2 Introduction to FungiMushrooms, toadstools, mildews, yeasts and moulds are all members of this kingdom.Some unicellular fungi, but most are multicellular.Have similarities to both plants and animalsLike animals because they are heterotrophsLike plants because they have a cell wall
3 Fungi MorphologyMulticellular species have ‘bodies’ made up of hyphae, a network of fine filamentsHyphae aren’t as visible in mushrooms because they are so densely packed together in a tight massThe mushroom part you see is only one part of the complex fungus.The majority of the organism is contained underground in the form of a loose branching network of hyphae called mycelium
5 MorphologySome species have hyphae (hypha) that are divided into cells by cross walls called septa (septum)Each individual cell has one or more nucleiSepta are porous and allow for the movement of cytoplasm to flow through the hyphae from cell to cellIn cells without septa, each hypha looks like one big cell with many nuclei and undivided cytoplasm.The cell walls of fungi are made of chitin, which is also found in the exoskeletons of insects.
6 FeedingThe majority are saprotrophs, which means they break down decaying matter and play a big role in the recycling of nutrients.As hyphae grow across a food source, they release digestive enzymes that break down large organic molecules into smaller organic molecules
7 FeedingThis is called extracellular digestion because it happens OUTSIDE the bodyThe more extensive the mycelium the more space for absorbing nutrients
8 Parasitic FungiSome fungi are parasites and can cause diseases such as athlete’s foot and ringworm.They are specialized and produce hyphae called haustoria which penetrates host’s cells without killing them (Dutch Elm Disease)Cordyceps myrmecophila (ant- loving) invades and kills ants by absorbing the ant’s internal cavity through its growing hyphae.
9 Symbiotic FungiMany fungus live in symbiotic relationships with plants or animalsAn example is that most trees have mycorrhiza in close contact with their roots.The hyphae of these fungi enter the cells of the roots and help provide the roots with nutrients. The fungus also improves air and water flow through the soil. The fungus benefits by absorbing organic nutrients from the plant.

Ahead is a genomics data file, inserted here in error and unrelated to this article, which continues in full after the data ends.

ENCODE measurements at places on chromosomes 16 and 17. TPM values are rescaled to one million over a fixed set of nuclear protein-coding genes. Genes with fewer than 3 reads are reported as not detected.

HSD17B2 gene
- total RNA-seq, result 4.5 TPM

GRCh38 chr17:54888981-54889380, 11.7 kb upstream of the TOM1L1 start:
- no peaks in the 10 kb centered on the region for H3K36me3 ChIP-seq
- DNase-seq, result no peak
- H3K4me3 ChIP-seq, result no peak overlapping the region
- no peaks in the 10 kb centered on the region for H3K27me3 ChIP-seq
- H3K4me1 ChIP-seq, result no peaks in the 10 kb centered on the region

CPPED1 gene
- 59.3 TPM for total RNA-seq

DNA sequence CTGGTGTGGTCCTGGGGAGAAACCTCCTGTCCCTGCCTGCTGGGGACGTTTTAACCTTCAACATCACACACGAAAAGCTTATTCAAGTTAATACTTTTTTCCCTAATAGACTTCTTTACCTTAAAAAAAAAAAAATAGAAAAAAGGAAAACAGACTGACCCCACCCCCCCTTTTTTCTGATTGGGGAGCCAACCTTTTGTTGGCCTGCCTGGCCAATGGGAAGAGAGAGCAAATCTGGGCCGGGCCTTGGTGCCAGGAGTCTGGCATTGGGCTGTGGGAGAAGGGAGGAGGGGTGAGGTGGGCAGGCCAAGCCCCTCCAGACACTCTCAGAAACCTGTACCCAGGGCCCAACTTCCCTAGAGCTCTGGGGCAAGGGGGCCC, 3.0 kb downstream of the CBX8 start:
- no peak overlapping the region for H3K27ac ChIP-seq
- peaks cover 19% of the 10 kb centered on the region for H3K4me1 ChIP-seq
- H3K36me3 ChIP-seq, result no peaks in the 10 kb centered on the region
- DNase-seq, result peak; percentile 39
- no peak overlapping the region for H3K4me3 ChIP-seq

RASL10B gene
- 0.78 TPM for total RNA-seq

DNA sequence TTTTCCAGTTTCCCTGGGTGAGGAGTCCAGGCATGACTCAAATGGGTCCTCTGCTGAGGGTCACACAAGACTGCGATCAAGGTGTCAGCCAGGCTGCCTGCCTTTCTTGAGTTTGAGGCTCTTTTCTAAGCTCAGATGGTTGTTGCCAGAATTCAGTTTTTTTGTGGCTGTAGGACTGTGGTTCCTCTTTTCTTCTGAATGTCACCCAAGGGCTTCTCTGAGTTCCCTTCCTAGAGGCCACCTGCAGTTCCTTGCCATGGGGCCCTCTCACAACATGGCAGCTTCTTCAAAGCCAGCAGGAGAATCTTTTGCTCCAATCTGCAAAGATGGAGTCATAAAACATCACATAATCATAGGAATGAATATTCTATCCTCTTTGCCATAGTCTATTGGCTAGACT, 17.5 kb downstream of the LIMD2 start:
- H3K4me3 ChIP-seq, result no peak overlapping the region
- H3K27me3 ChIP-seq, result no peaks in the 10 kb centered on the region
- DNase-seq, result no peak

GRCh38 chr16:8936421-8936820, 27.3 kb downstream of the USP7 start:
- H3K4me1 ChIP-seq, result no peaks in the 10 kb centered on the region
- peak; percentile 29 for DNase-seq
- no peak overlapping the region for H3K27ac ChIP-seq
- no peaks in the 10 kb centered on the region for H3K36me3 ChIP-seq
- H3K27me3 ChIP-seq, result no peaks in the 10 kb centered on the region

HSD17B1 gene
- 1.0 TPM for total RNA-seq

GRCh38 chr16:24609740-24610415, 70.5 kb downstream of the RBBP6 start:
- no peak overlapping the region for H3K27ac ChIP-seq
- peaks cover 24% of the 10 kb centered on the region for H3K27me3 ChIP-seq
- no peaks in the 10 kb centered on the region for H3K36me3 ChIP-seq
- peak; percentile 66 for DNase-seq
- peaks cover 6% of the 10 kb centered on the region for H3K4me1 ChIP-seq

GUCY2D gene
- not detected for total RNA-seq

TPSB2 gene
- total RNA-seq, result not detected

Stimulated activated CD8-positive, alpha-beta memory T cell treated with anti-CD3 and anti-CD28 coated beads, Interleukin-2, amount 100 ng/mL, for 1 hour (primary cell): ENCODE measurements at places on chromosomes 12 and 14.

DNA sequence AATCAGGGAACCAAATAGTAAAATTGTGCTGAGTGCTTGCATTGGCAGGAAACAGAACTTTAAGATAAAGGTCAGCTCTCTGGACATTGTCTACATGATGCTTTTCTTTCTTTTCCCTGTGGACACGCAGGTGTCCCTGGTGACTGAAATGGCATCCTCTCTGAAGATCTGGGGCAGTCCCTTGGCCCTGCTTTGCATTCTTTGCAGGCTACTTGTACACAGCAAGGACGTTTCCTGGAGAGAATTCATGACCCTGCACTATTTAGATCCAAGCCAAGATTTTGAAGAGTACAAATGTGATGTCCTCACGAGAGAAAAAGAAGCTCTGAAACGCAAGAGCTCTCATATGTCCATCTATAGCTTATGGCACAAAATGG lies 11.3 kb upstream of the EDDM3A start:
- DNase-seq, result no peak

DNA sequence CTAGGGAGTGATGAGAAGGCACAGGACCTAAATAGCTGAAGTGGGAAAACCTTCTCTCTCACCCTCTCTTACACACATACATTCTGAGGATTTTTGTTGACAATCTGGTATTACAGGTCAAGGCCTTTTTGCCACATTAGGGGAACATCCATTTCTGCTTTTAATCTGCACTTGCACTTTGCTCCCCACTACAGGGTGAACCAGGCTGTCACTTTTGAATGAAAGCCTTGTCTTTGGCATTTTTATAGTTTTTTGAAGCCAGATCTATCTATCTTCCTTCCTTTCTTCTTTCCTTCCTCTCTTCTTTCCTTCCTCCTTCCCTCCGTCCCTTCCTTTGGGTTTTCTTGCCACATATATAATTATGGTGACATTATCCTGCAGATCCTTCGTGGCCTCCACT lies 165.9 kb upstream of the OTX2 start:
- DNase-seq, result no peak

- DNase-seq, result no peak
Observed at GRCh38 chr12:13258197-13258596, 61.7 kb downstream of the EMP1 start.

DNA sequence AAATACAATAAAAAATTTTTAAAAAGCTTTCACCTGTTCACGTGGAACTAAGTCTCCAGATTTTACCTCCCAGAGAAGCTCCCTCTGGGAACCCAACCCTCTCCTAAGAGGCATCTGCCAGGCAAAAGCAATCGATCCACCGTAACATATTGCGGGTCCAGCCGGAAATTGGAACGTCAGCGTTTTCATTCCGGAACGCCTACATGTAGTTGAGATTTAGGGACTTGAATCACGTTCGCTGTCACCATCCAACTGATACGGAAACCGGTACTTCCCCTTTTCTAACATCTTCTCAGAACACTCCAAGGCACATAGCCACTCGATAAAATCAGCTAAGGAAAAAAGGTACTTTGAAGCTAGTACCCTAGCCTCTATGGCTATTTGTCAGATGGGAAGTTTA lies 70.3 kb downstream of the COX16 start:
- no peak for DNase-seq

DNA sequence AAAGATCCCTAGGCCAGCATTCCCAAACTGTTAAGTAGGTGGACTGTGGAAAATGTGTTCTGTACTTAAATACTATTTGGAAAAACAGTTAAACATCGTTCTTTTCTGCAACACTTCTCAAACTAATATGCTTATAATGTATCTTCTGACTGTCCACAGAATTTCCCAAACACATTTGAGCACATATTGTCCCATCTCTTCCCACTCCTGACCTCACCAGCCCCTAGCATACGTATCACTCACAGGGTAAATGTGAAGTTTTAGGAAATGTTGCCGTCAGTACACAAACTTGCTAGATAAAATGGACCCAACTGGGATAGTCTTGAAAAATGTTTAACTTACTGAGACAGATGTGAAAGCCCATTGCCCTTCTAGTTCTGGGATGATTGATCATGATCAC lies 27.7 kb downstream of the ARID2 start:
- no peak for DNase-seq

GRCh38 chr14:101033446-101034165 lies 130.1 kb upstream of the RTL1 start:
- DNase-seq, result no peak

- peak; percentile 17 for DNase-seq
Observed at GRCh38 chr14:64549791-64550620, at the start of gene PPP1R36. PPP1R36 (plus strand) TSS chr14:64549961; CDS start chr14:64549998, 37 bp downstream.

10 Fungal ReproductionMost fungi have both asexual and sexual methods of reproductionThe simplest asexual way is fragmentation, in which pieces of the hyphae are broken off and grow into new mycelia. This happens if something breaks the mycelium, like a gardener, for instance…
11 Fungal ReproductionThe majority of fungi live on land and therefore produce spores, which are windblown reproductive cells that help the fungi disperse to new locations.The spores are produced in great number to help increase the chances of dispersal and survival.Spores can be sexual or asexual depending on how they are producedA puffball can produce as many as one trillion spores!
12 Classifying FungiOriginal ancestors of fungi are not known. They may have evolved separately from more than one origin.Four subgroups…
13 Four subgroups: Zygospore Fungi (Zygomycotes) Club Fungi (Basidiomycotes)Sac Fungi (Ascomycotes)Imperfect Fungi (Deuteromycotes)Part of your homework in addition to questions is to create a chart or concept map to compare these four subgroups of Fungi!